s) Have control over my spirit like Brother Battista
t) and be SOMEBODY…unlike Lord Adrian

Ahahahahaha…SANCTUARY (and writing it) have driven me NUTS!

METEORA! METEORA! METEORA here we come!

For:
May 31-June 3
Athens, Greece
Meteora, Greece

It took me a very long time to write anything down. For the first time, I am in a country that represents all the lessons I ever had, and a country whose culture forms the base of many of those in the west.

Everything I’ve ever learned, from the Punic to the Pelopponesian wars, from Athens to Sparta, from all the mythology I so love and admire to the plays and poems I studied — everything now comes to life here.

So, all my years of research in history and art finally come down to this. Our first night in Greece is spent at the Airport Hotel — that is, the departure waiting area which serves the dual purpose of sleeping quarters. By the next morning, daddy has reserved a hotel and a tour to Meteora. Hurrah for us! Not for our wallets, but still, hurrah for us!

Our first day is spent at the Parthenon, where we go for a walk around hills dotted with olive trees. Most of the original restoration work on the temple complex was ineffective; most of the pillars have been removed and replicated in cement or marble. What remains are many of the skeletons of the temples: the caryatids — Greek maidens holding up one of the temples as pillars — still stand, only as copies, since the originals have been nearly destroyed by pollution.

A museum holds many of the archaeological finds from the site, including the original caryatids, jars, wall engravings, and sculpture. Steps lead from the ordinary world and into a palace of the past, made of marble and rock, and standing high above the plains and mountains of Athens. Everything below seems to be new, from the white dwellings of the city creeping far onto the foot of surrounding peaks, to the gleaming walls of the government buildings that stand amongst parks and ruins.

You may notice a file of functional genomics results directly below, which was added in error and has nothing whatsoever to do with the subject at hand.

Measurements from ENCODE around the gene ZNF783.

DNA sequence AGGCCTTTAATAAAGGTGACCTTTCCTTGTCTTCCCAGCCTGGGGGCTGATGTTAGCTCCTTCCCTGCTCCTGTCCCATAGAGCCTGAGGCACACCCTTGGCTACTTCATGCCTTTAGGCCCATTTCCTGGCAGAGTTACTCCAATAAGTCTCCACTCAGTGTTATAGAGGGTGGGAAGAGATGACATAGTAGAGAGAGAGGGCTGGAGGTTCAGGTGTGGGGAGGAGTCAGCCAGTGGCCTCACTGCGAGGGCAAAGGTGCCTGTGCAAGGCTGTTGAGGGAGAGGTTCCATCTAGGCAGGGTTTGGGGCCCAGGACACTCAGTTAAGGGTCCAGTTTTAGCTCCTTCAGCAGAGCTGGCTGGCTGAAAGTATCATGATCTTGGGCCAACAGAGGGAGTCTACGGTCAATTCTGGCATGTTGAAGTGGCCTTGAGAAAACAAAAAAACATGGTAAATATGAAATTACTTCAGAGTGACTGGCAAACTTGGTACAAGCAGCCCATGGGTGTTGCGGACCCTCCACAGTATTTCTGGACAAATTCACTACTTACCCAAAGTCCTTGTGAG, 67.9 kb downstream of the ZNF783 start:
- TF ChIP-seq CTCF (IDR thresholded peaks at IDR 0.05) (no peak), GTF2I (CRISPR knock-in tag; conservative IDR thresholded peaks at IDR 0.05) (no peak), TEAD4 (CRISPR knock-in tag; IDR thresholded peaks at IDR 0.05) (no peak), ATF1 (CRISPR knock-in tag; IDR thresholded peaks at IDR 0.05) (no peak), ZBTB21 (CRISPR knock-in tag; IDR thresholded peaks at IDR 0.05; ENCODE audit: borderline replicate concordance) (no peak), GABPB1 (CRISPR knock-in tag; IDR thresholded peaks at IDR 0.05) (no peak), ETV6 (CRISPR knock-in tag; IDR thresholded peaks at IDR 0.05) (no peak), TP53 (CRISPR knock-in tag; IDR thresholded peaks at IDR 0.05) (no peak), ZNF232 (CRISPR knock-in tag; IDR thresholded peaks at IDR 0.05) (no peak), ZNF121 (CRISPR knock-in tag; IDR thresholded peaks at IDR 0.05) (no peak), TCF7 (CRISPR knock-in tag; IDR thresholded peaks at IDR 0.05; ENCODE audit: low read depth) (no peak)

The afternoon has brought rain, and though it showers readily, it disappears as soon as the late afternoon sun escapes once more to don the temples a brilliant, sparkling white.

Down from the Parthenon we go to take a walk through a mix of Modern Athens. Zeus’ temple stands in a park, and what once must have been dozens of tall, proud pillars is now a chipped, broken conglomeration of gravel and marble.

Farther down the road, the site of the 1896 Olympics: a magnificent amphiteater opening out onto the street, and showing dark lines where white, empty seats now stand.

Round the corner near the park is the presidential palace, before which guards hold sentry in their traditional uniforms of light brown, with furball shoes to match. All through the avenue are orange trees and purple flowers, as we make our way from the corners of Athens to Syntagma Sqyare and the tomb of the Unknown Soldier. There, we pounce upon the last few steps in the changing of the guards, and watch as they lift their feet slowly and sweep the ground as they march along.